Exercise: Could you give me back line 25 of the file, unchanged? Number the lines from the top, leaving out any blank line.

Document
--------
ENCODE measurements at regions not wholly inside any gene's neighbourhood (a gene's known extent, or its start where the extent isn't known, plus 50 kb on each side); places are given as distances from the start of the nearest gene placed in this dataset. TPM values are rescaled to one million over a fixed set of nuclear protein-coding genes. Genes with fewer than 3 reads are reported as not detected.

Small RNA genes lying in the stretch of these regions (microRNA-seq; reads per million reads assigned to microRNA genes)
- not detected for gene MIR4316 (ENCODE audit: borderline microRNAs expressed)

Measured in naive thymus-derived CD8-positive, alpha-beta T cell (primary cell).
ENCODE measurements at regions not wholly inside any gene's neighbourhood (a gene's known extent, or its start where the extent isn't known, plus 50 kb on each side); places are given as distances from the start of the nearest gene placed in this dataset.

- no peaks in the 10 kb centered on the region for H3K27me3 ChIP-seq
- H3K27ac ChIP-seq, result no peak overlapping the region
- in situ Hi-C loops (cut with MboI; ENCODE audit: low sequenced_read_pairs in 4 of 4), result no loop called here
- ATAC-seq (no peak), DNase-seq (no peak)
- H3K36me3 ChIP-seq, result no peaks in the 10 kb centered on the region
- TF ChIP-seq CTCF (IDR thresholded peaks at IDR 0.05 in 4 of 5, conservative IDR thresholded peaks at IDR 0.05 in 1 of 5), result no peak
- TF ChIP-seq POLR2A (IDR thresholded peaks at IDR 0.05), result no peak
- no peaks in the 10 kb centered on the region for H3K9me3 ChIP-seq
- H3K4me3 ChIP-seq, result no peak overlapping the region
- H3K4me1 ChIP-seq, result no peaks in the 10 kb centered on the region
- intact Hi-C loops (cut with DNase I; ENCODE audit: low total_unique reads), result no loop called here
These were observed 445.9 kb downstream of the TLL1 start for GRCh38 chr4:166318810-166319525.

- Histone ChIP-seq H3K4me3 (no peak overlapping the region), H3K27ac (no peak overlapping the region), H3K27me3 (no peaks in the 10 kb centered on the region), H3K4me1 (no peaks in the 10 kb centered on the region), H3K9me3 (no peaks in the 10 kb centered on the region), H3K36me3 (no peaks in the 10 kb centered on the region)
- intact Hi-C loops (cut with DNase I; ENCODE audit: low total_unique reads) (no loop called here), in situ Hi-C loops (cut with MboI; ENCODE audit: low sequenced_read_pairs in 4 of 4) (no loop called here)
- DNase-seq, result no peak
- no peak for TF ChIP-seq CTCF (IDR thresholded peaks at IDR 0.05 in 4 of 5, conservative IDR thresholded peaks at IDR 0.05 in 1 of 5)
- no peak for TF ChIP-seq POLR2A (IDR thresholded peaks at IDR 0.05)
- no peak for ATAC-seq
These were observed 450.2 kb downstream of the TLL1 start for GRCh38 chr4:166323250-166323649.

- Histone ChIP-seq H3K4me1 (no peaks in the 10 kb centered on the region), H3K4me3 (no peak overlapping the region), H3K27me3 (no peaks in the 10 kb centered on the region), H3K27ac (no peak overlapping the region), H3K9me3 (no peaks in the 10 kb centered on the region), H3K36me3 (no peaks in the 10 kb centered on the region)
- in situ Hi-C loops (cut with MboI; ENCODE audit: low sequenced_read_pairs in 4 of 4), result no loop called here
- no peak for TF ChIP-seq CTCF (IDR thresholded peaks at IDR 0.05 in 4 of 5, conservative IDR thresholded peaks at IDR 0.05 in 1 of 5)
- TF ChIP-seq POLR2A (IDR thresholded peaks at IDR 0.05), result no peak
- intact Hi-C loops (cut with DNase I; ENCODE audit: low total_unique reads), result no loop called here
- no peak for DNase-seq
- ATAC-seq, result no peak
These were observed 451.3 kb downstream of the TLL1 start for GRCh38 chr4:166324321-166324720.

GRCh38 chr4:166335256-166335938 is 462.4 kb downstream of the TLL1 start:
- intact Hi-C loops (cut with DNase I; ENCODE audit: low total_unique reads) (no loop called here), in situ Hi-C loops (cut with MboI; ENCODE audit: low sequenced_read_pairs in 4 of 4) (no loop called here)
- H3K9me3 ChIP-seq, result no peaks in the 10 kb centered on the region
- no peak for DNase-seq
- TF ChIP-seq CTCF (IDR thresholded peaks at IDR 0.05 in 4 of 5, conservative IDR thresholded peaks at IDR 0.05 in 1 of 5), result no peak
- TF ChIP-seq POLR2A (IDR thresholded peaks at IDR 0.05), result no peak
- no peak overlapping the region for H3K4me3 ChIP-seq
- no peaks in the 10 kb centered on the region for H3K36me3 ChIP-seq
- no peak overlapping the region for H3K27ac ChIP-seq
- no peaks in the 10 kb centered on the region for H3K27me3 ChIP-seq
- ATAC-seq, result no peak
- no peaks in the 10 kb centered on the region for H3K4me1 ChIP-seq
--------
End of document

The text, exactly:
- Histone ChIP-seq H3K4me1 (no peaks in the 10 kb centered on the region), H3K4me3 (no peak overlapping the region), H3K27me3 (no peaks in the 10 kb centered on the region), H3K27ac (no peak overlapping the region), H3K9me3 (no peaks in the 10 kb centered on the region), H3K36me3 (no peaks in the 10 kb centered on the region)